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Parsha Vayelech

09/13/2018 08:36:16 PM

Sep13

The second to last mitzvah in the Torah is “Hakhel,” the septennial mitzvah to gather all the Jews together for a public Torah reading on Chol Hamoed Succos in the Temple.  Besides the basic point of public Torah study, Hakhel, as its name suggests, stresses the importance of group gathering that includes not only men, but women and even small children as well.  In the famous Talmudic discussion in Chagiga 3a, the Gemara questions what purpose exists in bringing small children to the Hakhel gathering, when they are too young to understand the content of the Torah readings.  In the words of the Gemara, the “children are present to provide reward to those who brought them there,” ostensibly meaning that their presence had no value for the children themselves, and merely served as a means to provide their parents with reward for listening to God’s instructions of bringing the children along.  This is a difficult concept, because it is unthinkable that God would add a purposeless instruction to the mitzvah of Hakhel just to give reward for its fulfillment.  While much Torah thought has been said about this particular Gemara, the great Malbim of the 19th Century has a different and quite novel perspective for the rationale of bringing children to Hakhel, and his unique perspective has become poplar and widespread in recent times in the discussions of Jewish Education.  The Malbim encourages the reader to reflect on the simple text of the Chumah, which reads: “And the children, who do not understand, will hear and learn to fear God,” and he writes that the purpose of including children in Hakhel was to provide them with experiential learning can be more powerful a tool that intellectual learning.  While the adults were focused on the Torah discussion and the intellectual parts of their brains were consumed with the task of understanding the Torah, the children’s visceral brains were working furiously to soak in the moment and properly absorb the magnitude of the crowd and glory paid to God and the idea of Torah study.  Precisely because the “children do not understand,” in the Torah’s words, is very reason why they should experience Hakhel, because it will offer an emotional-cognation method of learning that will help them “hear and fear God.”  As in many ironic instances, disadvantages can become advantages, and while young children do not yet have the tools to comprehend the Torah of Hakhel, this becomes an advantage for their purity and innocence to fully absorb the experience.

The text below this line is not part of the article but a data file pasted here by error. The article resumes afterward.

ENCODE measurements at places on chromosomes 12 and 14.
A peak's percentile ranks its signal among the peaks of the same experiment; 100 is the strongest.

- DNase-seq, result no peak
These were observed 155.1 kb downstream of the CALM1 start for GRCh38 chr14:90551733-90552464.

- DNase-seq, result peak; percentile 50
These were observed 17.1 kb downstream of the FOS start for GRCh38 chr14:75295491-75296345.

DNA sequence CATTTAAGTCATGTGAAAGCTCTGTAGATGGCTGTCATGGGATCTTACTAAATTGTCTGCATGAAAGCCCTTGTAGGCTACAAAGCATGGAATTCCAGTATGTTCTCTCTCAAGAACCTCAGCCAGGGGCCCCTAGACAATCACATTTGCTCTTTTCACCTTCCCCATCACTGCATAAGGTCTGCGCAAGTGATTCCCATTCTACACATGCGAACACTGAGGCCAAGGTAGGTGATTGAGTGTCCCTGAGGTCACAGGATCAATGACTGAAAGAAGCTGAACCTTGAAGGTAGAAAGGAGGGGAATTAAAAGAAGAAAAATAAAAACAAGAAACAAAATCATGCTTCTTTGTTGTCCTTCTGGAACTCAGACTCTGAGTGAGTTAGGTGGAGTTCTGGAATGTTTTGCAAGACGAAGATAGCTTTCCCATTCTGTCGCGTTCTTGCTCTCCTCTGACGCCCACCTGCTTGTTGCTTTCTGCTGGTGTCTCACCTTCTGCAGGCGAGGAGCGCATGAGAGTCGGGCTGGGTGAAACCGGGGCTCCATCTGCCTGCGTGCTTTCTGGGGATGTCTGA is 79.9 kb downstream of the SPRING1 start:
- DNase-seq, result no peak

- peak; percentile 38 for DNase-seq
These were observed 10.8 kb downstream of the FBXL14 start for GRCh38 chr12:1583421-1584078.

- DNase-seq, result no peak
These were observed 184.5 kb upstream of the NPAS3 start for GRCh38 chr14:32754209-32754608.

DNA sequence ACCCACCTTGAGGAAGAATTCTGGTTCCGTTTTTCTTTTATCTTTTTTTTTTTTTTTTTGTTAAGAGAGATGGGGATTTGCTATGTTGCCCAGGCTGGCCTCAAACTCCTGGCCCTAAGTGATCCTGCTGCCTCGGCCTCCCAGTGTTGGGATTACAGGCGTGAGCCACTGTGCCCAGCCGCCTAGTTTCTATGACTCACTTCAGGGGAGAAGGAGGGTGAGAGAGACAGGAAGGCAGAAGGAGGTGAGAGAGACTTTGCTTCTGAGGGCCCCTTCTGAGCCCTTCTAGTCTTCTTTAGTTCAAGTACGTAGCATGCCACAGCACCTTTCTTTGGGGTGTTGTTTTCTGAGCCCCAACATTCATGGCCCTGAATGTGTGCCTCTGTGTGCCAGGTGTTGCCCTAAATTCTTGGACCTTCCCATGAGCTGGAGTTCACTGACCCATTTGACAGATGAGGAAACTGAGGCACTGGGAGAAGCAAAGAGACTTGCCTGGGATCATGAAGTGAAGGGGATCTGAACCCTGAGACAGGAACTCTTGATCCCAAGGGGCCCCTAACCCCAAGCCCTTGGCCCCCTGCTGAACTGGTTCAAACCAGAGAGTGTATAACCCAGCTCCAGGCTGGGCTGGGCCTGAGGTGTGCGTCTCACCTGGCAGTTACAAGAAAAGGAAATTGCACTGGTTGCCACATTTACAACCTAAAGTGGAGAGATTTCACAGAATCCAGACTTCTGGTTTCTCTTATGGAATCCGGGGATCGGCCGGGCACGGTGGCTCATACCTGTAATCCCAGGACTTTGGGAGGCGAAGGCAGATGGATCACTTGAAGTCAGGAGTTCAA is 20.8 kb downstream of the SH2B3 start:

Judaism generally promotes the power of children, and acutely encourages the usage of children in areas that pertain to purity and beginning new projects.  For example, God chose Betzalel as the architect for the Mishkan, and not Moshe or Aron, as Betzalel’s youth provided him with the necessary purity and devotion for such a formidable task.  Similarly, Shlomo Hamelech is inaugurated at the young age of 12 and begins to build the Temple shortly after.  Besides the importance of purity establishing the proper foundations for projects, youth can also provide greater long-term vision and the will to persevere through the endless setbacks and challenges along the way.  The faces of the Cherubim were those of young children, again symbolizing the connection between purity, holiness, and a child’s innocence.  The Para Aduma, the cow that represents the epitome of purity, involved the usage of children, as the Gemara teaches that young children were raised in the optimal “climates” of purity and that they were the ones who drew the necessary waters for the Para Aduma ritual.  Chazal speak of the great power of the Tefillos of young children, the unbiased and straightforward approach of children that is so moving to God.  It seems that the idea of the Torah is while children lack experience and wisdom, they more than make up for these disadvantages with their youth and purity, and that purity is the necessary tool to fully capturing a moment and laying foundations for the future.    

Wed, August 21 2019 20 Av 5779